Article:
October 23, 2009
KISS at BankAtlantic Center, Sunrise

By John Hood

From the number of kids running around the BankAtlantic Center at Kiss' show last night, many replete with full make-up, it's apparent that one need not be of a certain age to appreciate the hard rock demigods -- you just have to feel it. Oh, I'm not talkin' about feeling 30 or 40 or 50 or more. I'm talkin' about feeling like a 10-year-old. And with Kiss, you could be bridging the century mark and still feel as if you were in fifth grade.

And I'll tell you right now: there is absolutely nothing wrong with that at all. In fact, I'd argue that it's a damn good thing indeed. And if more folks would let loose their inner child every once in awhile, this wild world would be a much better place.

Of course that would entail Kiss never coming off the road. But hey, if the recently-anointed Rock and Roll Hall of Famers can make it to "Alive 35" who's to say they can't keep it up in perpetuity? And so long as Kiss keeps knocking 'em outta the arena as they did at BankAtlantic last night, everybody's inner child will be running freely for some time to come.

From the get go it was evident we were all in for a night of neo-vintage Kiss. The pile-driving "Deuce" opened the show, just as it did lo those many years ago when the Kiss Alive LP first broke the band in all the lands. And with its lights and its loud and the bombs bursting in mid-air, the song slammed home as if it were 1975 all over again. Hell, they even prefaced the show with the trademark intro: "You wanted the best and you got it. The hottest band in the land. Kiss!"

If I'm not mistaken -- and I was jumping around like such a tyke it's a good possibility that I am -- Kiss next hit with Alive's "Strutter," "Got to Choose" and "Hotter Than Hell," again, just as they did way back when. But instead of saving "Let Me Go, Rock 'n' Roll" for the end, they put it up front amid the initial onslaught.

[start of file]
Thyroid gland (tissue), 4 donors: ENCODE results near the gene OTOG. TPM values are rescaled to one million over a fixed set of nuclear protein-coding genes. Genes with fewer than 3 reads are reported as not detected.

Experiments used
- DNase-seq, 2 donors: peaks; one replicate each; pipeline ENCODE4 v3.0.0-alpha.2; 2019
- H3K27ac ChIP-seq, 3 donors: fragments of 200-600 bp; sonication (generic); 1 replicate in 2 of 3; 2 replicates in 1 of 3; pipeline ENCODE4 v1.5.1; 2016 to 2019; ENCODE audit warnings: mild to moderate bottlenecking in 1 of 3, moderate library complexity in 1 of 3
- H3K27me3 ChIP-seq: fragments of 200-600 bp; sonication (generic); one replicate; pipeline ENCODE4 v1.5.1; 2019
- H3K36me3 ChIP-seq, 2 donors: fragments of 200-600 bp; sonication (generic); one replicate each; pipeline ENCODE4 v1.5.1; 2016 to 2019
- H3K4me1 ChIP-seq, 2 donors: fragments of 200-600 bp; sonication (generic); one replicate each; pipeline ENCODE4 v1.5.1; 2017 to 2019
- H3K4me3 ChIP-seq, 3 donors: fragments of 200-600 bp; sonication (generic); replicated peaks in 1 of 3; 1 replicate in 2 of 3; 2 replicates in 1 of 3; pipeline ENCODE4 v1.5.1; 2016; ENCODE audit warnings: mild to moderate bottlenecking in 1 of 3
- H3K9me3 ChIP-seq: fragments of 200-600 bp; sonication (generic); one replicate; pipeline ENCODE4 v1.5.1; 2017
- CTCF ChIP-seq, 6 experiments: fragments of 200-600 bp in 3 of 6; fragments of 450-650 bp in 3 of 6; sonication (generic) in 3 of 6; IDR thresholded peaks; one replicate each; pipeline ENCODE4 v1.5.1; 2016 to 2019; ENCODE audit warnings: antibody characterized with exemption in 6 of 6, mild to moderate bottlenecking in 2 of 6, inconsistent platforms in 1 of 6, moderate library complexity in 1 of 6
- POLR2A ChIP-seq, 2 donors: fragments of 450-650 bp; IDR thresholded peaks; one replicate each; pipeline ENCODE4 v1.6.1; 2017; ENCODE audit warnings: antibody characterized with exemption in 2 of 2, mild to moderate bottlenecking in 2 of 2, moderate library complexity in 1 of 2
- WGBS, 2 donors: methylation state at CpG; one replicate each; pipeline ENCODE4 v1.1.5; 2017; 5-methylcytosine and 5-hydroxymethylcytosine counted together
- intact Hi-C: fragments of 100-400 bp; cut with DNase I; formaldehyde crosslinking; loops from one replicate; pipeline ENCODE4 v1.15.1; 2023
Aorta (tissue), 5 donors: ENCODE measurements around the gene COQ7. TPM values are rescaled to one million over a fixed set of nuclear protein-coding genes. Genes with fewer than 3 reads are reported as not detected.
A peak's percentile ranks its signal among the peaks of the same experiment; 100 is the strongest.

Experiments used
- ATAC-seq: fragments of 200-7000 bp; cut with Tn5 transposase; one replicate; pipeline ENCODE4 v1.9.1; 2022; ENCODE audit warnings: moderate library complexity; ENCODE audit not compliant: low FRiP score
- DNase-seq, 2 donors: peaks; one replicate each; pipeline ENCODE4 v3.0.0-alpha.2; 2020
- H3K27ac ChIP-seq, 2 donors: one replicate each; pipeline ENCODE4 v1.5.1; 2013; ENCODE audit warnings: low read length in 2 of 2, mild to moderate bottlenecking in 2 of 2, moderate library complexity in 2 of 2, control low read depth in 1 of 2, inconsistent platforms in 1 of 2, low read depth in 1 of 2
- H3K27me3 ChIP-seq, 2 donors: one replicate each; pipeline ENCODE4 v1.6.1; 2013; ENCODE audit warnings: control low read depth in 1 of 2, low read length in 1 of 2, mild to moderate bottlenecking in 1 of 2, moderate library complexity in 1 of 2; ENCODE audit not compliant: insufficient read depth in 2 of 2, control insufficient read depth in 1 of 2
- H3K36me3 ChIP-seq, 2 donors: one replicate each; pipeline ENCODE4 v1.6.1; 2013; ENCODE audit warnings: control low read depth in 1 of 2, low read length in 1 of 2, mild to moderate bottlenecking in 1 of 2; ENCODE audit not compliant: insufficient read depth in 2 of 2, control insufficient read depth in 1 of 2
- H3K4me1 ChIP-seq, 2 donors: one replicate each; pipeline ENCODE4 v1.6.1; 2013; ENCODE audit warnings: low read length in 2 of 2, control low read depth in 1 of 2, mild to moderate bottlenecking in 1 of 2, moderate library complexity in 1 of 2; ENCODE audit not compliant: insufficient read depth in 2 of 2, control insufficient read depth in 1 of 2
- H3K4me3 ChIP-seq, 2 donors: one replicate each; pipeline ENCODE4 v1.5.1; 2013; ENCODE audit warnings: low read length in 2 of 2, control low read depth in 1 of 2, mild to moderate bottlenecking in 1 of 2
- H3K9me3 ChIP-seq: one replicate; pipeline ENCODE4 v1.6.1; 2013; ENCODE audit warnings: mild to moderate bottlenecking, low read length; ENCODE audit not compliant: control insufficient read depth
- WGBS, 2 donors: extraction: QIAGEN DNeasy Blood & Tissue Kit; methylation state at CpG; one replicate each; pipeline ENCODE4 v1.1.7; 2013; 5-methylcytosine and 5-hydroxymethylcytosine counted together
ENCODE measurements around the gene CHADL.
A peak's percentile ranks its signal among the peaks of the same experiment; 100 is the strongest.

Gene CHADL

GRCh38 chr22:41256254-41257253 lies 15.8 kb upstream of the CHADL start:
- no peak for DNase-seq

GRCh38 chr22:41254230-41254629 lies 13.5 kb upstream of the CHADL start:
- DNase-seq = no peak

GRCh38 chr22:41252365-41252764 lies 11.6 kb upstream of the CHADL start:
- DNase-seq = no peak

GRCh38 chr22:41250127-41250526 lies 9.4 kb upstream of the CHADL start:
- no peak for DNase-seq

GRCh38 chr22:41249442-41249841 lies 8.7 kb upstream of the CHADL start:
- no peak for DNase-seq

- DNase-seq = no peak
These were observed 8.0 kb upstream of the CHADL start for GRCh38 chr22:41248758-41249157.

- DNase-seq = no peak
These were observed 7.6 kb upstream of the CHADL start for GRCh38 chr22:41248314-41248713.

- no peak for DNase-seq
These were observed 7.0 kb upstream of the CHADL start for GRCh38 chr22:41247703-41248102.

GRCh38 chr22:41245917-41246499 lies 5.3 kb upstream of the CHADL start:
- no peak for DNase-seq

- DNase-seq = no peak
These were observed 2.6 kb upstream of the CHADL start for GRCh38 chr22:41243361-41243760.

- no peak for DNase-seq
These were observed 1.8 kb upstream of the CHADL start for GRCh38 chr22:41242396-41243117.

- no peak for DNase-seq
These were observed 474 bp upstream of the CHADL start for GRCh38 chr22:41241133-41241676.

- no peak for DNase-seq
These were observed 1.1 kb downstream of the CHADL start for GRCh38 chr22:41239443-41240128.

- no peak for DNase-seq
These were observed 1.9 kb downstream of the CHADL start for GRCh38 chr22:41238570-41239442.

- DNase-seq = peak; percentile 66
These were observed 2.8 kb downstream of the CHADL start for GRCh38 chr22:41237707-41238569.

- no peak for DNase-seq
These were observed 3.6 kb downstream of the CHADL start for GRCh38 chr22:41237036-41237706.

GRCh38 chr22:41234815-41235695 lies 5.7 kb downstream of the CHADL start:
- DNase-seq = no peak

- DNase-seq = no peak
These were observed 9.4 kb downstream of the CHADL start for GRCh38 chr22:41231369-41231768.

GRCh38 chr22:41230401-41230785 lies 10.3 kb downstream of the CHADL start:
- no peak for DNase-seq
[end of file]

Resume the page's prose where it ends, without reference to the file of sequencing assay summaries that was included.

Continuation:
Unfortunately, to me anyway (and this was the only unfortunate thing about last night), "Rock 'n' Roll" set up a series of extended solos and chants that seemed almost superfluous considering the kickass songs Kiss has to rely upon. But since it all led up to Gene Simmons's blood-soaked rising high into the rafters for "I Love it Loud," I suppose it was well worth the wait. If you think Simmons is scary up close, imagine him lording over the arena from 100 feet in the air. It was enough to make you go out and kill all your idols.

As hoped (and pretty much expected), the powerhouse set rocked shut with a confetti-saturated version of the classic sing-along "Rock and Roll All Nite," which is just as beautifully stupid and dumbly fun as it's always been. For the band it was also a perfect excuse to render the whole Center into a blizzard of white; for me it was a reason to jump up and down like an idiot one more time.

But of course Kiss is much more than a bunch of one-hit tricksters, and after a brief and obligatory adjourning they returned to unleash a four-song encore that began with the anthem "Shout it Out Loud" and concluded with the killer cool "Detroit Rock City," easily the band's best song ever. In between there was a flame-framed "Lick it Up" and a spiraling rendition of "Love Gun," which saw Paul Stanley fly over the crowd and back by the sound booth so he could sing from a small spinning stage near the rear of the arena.

All in all it was everything anyone could ask for in a full-scale rock spectacle. And whether you're a Kiss Army member in good standing or you'd let your membership lapse back when you still believed in super heroes, Alive 35 undoubtedly brought out the wild child inside of you. If that's not the mark of a damn good concert, then nothing is.

Critic's Notebook

Personal Bias: I was of a certain age back when Alive was a world-wide sensation. It was great to be able to act a certain age all over again.